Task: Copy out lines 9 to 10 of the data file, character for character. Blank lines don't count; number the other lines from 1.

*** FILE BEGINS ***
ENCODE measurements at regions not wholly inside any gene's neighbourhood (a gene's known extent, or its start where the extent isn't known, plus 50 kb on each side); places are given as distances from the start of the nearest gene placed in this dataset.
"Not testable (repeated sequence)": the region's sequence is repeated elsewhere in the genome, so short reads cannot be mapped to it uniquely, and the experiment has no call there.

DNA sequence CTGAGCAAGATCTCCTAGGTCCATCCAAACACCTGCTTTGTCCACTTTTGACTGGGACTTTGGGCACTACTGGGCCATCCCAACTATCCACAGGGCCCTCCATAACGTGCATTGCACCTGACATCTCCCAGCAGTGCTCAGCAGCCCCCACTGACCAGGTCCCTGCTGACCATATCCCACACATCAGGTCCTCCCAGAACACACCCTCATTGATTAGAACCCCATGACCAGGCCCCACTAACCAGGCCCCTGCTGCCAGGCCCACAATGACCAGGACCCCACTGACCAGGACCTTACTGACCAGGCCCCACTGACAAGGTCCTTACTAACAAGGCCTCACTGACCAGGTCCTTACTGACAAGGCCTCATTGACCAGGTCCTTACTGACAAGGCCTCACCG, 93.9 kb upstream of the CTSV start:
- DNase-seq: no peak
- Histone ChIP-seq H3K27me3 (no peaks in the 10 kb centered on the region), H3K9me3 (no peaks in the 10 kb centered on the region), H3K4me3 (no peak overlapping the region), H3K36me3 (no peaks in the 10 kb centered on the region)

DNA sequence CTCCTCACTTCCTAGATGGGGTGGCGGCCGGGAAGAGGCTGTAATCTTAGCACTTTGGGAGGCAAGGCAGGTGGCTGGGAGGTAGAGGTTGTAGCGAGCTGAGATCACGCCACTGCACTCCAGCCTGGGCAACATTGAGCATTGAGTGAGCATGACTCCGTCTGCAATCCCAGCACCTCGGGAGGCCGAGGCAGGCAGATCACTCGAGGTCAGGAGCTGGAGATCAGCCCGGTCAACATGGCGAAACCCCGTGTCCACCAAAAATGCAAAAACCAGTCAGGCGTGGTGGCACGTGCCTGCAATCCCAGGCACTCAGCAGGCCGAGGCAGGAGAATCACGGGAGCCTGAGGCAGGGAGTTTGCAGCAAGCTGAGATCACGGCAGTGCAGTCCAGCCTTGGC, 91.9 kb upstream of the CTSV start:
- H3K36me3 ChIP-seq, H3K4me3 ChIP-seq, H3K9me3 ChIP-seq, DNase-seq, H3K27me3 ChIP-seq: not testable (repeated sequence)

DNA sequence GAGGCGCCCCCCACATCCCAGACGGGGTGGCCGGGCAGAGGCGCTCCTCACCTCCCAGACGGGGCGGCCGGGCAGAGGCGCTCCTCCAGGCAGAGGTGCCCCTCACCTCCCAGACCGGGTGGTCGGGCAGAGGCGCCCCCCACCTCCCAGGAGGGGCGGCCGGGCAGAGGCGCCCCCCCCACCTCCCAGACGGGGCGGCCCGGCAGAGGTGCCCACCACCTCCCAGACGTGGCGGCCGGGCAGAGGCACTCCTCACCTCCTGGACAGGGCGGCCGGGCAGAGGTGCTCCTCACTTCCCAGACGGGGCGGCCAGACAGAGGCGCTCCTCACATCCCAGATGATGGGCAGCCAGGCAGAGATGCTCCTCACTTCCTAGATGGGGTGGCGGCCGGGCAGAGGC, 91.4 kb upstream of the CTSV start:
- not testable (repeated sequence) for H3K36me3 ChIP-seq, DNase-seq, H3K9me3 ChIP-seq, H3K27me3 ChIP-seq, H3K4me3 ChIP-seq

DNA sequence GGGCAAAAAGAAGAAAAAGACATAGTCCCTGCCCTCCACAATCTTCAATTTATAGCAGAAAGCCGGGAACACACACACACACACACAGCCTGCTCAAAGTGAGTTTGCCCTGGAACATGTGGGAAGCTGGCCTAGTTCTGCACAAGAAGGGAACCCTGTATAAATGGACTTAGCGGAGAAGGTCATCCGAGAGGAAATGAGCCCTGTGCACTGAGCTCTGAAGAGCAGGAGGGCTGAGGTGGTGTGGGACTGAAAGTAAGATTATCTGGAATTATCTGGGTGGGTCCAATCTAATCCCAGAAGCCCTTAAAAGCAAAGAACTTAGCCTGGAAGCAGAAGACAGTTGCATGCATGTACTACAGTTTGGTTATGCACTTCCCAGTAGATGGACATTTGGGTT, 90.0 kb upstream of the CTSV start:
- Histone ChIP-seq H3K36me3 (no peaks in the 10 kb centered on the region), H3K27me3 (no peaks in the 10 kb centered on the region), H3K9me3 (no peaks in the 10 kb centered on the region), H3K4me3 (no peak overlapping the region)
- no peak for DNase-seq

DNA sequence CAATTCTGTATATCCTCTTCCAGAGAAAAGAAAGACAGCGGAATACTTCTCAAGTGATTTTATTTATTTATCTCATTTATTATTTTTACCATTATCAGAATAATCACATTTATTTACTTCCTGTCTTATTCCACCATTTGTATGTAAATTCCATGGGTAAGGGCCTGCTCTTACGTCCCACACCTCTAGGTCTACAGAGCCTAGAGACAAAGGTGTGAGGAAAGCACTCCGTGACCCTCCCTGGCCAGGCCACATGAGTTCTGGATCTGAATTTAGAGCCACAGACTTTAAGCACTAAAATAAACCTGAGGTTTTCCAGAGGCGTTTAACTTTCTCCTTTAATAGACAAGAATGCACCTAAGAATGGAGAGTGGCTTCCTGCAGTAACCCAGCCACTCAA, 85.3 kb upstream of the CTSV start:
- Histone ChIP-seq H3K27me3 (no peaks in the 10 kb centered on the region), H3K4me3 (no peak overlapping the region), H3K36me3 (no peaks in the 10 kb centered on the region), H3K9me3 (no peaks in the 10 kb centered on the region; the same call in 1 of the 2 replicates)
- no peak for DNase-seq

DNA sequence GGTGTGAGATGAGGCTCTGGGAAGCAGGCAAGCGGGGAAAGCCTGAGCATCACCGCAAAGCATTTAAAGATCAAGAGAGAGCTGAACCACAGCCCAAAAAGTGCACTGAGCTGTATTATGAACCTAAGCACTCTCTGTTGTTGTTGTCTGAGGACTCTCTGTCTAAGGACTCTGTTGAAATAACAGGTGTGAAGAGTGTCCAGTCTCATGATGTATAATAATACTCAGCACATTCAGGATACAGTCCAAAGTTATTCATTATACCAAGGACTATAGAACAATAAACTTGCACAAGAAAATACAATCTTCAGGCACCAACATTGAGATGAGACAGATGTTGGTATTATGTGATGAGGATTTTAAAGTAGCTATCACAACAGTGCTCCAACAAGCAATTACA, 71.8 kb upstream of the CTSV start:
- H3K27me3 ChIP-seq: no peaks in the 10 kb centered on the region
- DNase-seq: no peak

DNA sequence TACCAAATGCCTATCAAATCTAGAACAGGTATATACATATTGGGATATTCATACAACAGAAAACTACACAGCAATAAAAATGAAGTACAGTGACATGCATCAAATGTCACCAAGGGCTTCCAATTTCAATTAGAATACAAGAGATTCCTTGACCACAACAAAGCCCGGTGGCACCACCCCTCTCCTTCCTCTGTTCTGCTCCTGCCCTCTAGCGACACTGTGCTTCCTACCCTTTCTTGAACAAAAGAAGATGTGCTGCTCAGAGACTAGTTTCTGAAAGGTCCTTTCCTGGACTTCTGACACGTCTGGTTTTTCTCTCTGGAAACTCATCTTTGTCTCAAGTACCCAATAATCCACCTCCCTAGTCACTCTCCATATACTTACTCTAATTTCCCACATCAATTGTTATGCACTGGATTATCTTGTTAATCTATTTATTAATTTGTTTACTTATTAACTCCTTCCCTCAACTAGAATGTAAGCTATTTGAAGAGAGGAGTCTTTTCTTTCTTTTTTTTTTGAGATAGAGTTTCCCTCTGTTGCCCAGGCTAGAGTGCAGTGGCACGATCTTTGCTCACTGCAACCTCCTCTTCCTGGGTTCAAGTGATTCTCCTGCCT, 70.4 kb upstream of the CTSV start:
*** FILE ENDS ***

- not testable (repeated sequence) for H3K36me3 ChIP-seq, DNase-seq, H3K9me3 ChIP-seq, H3K27me3 ChIP-seq, H3K4me3 ChIP-seq

DNA sequence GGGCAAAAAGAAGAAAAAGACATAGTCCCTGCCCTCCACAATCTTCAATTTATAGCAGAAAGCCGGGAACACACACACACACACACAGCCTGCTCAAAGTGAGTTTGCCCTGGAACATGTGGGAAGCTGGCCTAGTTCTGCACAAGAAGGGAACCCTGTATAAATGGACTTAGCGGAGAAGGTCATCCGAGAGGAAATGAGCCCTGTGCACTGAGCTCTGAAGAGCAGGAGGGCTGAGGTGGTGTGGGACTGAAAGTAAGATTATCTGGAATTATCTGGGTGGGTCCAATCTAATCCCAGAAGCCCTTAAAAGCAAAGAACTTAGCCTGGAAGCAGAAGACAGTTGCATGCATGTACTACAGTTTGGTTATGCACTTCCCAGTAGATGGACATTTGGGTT, 90.0 kb upstream of the CTSV start: